is believed, however, that the apertures, termed 'cinclides,' in the column-walls of some of the Actinidæ, are for the emission of the craspeda." Now, some observers say that they have seen these urticating phenomena take place from the side of the column of an actinia. Is it not, then, very likely that herein is the function of the craspeda? These "cinclides," or openings in the walls of the living column, are the portholes of the little tower, whence the "craspida"-like archers launch their invisible shafts.
That is an enviable experience when one is favored with the discovery of one of Nature's secrets. We recall one such made in 1858 or 1859. Though we at that time prepared an account for publication, yet it never saw the light. In order to refresh our memory, we to-day have taken from our desk this old manuscript, and given it a perusal. We had among our aquarian pets a fine fringed actinia, Metridium marginatum from Newport. To our glad surprise, we noticed one day that, as it adhered to the glass side of the tank, it was surrounded by a number of tiny young ones. The question was, where did they come from? That they came from the ova I had weighty reasons for doubting. So we set ourselves to find out, if possible. One day we were watching this anemone as it was gliding on the glass. Of course, the entire base was moving. But—no that is just where we at first were in error, for there was a little speck of its base that would not go along with the rest. There that little bit of the sucking-base stuck and held its place stubbornly. The great base kept at it—pulling, as it seemed, until a mere thread-like shred of matter connected the main mass and this little stubborn, speck-like remnant. And that connecting shred stretched like a thread of India-rubber. For nearly an entire day did this sort of thing continue, when at last the shred snapped, and the one part was drawn up into the base and the other part into the adhering speck or fragment. With our pocket-lens, we watched that tiny bit which had seceded from the body politic, or rather, from which the body politic had itself withdrawn. It soon gathered itself up into a plano-convex speck. The next day we observed a depression setting in at the convex point. In a day more we detected movement. It was dividing, and there was a pulling in two directions. This did not last over a day, and there were now two specks instead of one. In about three days, at top of each, five little tentacles appeared, and a tiny mouth. Wonderful to say, each was a young actinia. And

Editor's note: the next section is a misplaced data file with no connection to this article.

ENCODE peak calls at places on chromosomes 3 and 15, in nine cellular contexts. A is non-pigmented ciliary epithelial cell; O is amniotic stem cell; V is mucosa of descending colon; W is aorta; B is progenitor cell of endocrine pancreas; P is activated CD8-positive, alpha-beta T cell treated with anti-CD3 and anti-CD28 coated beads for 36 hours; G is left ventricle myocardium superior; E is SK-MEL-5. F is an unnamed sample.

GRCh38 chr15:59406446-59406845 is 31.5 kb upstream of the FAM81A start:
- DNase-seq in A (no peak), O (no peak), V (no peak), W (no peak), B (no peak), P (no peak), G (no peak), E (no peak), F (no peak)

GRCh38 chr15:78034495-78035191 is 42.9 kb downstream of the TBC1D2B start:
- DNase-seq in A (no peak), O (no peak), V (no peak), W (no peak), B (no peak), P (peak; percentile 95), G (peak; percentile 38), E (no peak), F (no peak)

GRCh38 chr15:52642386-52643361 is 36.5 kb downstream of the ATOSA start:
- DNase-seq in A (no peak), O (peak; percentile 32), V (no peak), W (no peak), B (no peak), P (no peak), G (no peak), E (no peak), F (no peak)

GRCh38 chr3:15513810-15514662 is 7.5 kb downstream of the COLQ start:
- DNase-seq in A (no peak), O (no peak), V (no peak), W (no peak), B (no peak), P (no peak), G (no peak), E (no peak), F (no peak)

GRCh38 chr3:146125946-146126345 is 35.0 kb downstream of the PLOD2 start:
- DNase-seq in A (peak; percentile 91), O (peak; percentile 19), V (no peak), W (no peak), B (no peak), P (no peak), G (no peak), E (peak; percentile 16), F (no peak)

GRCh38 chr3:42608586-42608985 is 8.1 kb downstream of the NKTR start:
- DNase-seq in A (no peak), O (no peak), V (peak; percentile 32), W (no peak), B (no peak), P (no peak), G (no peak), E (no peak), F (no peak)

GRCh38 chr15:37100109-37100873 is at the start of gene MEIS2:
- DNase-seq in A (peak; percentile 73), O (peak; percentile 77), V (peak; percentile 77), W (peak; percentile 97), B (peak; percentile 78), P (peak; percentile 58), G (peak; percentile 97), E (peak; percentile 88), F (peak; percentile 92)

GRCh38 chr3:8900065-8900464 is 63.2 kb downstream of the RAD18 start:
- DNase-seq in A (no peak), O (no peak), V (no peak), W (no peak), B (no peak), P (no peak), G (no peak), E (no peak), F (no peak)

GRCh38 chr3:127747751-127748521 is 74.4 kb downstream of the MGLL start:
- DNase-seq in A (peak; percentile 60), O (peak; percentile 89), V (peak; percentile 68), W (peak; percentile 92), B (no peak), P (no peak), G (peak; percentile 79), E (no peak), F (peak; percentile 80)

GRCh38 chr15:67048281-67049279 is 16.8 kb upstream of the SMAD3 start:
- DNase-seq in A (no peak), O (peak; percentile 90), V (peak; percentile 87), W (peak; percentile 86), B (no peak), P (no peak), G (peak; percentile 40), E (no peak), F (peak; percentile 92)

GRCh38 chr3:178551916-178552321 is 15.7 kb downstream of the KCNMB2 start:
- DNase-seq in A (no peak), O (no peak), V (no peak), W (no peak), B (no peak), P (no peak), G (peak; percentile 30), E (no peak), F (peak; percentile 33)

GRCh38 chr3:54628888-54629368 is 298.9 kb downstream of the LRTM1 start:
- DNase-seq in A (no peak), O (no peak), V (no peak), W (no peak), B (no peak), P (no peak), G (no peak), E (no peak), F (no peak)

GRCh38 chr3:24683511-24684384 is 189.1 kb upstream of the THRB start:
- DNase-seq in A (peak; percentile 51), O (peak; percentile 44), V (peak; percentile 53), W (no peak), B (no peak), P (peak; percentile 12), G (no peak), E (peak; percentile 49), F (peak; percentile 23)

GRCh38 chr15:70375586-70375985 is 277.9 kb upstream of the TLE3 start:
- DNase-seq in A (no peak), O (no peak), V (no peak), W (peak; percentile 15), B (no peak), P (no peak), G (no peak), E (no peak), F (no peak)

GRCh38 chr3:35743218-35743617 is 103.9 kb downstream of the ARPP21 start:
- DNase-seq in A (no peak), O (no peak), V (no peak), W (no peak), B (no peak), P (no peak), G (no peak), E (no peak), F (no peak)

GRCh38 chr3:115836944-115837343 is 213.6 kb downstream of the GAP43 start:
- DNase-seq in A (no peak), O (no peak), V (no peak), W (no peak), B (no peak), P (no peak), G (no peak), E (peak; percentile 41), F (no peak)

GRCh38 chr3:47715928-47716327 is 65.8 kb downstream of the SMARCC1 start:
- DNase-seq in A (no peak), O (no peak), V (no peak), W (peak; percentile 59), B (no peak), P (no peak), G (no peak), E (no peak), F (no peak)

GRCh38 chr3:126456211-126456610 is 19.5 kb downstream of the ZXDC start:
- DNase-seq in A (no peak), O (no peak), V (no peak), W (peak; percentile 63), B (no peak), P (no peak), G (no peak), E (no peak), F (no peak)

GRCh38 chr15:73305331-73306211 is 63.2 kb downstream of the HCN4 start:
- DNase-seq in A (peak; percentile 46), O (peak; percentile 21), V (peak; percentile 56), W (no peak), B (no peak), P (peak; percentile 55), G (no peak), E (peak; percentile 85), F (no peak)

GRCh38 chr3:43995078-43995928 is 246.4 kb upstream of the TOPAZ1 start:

how strangely begotten, too! Sloughed off—actually exscinded from the base—a veritable bit of that dear old mother; not bone of her bone, since bones she had none; but verily flesh of her flesh. This was, indeed, to us a new sort of fission. How we did watch that pair of self-made twins! Very diminutive they were, truly; but very great pets for all that.
These young actinia very rapidly increased in size, and soon had doubled the number of their feelers. Supposing that this argued an increase of feeling on their part, we found ourselves feeling an increase of interest in their ways and welfare. Just as this mutual understanding had been established, an incident occurred which filled us with anxiety. The mother-actinia began gliding back toward our little ones. That firmly-adhering base, sticking fast as the boy's sucker with which he lifts a brick, came slowly but surely, advancing toward her children. On, and on, now she is right upon them! Good-by, my twin babies, it is all-day with you now! That sucker of a mother has taken you in beyond all hope of redemption. How we did wish that that cruel parent would move on and let us see our pets again, even if dead! But no, now she would not move at all; and for nearly a day she retained that position. At length we detected movement—the gliding had begun. But, oh, how provokingly slow it was! Ah! we begin to see them at the peripheral edge of that mother's base. How flat the poor things look! No wonder, such a squeezing maternal embrace as that was. They are fairly out now—dead! dead! See, their little tentacles are protruding. It looks as if they were in a hurry to shake out their crumpled frills. Well, well, they have come out of this singular occultation as brilliantly as ever emerged a binary star.
The question whether these beautiful creatures have a nervous system seems not settled. That they manifest phenomena indicating a will, cannot be doubted. On one occasion my pets were all sulky, like "Jack in the doldrums." Every one was closed, which means it had shriveled up into a mere gelatinous lump. Each one in this condition had a disgusting look, resembling nothing so truthfully as a